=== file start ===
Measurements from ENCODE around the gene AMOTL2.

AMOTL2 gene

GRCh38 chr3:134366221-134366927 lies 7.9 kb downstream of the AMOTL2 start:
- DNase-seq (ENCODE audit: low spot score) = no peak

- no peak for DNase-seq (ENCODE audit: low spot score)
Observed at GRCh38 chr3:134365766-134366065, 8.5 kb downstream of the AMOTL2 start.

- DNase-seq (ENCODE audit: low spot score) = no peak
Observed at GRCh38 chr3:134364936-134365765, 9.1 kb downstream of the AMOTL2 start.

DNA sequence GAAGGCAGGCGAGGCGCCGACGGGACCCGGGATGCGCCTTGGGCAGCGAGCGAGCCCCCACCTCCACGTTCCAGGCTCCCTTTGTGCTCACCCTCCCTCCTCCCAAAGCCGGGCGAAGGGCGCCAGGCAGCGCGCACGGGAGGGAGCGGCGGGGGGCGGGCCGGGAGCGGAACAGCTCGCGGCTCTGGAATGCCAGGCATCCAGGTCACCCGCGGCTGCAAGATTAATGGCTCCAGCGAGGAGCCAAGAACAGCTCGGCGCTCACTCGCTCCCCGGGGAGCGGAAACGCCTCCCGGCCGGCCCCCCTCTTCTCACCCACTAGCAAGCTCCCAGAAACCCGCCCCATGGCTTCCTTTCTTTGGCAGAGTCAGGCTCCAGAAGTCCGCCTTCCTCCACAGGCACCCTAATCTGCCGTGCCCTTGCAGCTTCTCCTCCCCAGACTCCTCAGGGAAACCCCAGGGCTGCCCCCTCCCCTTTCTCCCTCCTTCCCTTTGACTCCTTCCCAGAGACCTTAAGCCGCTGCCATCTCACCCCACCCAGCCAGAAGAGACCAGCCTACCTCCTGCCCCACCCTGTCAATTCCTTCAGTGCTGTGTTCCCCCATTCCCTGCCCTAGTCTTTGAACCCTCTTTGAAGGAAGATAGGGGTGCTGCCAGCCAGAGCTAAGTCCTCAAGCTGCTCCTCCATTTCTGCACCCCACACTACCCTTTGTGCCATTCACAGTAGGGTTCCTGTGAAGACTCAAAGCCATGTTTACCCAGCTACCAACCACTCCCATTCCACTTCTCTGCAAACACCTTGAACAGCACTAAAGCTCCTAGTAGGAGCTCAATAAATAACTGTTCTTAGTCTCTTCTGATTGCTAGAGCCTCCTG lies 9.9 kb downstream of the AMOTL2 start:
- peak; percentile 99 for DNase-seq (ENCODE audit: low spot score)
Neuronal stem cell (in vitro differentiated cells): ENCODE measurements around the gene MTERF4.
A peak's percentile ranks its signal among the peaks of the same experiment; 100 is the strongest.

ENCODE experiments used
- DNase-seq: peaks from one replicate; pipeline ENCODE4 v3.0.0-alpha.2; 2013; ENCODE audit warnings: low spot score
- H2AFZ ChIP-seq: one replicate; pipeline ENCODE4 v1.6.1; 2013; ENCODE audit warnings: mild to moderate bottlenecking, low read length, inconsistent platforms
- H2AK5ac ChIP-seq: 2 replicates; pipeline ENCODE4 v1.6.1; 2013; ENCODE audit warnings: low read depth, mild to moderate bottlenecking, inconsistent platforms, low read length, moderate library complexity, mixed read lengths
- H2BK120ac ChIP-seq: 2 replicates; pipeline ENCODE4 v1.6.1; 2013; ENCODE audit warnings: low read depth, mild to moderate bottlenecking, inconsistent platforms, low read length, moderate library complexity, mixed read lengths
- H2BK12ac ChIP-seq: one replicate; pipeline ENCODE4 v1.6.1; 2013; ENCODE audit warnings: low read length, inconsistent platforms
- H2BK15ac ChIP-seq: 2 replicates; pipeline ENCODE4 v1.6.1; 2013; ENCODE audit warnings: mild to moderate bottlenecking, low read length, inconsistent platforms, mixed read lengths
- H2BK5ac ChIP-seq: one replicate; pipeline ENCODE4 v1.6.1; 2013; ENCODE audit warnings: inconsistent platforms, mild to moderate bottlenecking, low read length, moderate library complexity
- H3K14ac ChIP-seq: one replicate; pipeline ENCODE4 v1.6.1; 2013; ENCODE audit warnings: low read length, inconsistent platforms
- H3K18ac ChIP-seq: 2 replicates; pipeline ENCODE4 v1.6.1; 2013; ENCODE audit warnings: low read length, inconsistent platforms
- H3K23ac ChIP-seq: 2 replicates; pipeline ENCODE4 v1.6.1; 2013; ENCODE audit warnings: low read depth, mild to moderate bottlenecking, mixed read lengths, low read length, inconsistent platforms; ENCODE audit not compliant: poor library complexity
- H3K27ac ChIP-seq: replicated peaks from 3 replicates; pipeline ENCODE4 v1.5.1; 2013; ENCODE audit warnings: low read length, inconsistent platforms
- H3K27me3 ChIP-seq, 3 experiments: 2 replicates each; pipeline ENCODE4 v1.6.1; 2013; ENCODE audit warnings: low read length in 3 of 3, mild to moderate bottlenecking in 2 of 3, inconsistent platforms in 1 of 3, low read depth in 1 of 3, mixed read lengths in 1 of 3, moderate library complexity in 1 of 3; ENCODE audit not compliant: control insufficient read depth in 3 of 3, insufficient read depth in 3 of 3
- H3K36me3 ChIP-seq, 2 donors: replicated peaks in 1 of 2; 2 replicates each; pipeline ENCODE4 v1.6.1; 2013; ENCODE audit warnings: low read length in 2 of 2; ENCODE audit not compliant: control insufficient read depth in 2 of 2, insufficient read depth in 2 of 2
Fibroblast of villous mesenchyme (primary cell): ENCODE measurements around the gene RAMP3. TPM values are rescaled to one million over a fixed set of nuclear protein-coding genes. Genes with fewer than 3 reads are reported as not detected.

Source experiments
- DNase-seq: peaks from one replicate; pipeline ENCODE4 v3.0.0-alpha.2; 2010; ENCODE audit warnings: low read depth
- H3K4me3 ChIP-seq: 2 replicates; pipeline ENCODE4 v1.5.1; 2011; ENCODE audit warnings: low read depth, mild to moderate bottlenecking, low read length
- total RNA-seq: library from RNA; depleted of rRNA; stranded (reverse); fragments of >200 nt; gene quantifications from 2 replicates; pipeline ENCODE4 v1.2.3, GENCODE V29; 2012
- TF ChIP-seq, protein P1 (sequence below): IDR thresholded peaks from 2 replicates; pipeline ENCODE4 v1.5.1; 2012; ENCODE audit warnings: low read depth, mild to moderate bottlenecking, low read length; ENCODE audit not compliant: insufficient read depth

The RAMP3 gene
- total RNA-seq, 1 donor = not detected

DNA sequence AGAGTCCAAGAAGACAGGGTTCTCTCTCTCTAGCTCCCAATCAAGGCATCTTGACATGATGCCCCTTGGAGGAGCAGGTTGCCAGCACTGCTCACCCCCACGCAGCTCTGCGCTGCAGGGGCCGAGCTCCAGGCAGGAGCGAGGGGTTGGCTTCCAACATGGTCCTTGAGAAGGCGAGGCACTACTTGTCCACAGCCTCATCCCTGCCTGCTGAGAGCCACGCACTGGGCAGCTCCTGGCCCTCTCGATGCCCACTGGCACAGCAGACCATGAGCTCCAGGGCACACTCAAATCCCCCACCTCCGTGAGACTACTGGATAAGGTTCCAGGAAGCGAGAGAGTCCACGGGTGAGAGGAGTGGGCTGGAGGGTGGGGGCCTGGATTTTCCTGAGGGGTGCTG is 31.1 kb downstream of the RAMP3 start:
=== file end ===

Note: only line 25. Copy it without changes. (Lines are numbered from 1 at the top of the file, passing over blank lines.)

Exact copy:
- H3K27me3 ChIP-seq, 3 experiments: 2 replicates each; pipeline ENCODE4 v1.6.1; 2013; ENCODE audit warnings: low read length in 3 of 3, mild to moderate bottlenecking in 2 of 3, inconsistent platforms in 1 of 3, low read depth in 1 of 3, mixed read lengths in 1 of 3, moderate library complexity in 1 of 3; ENCODE audit not compliant: control insufficient read depth in 3 of 3, insufficient read depth in 3 of 3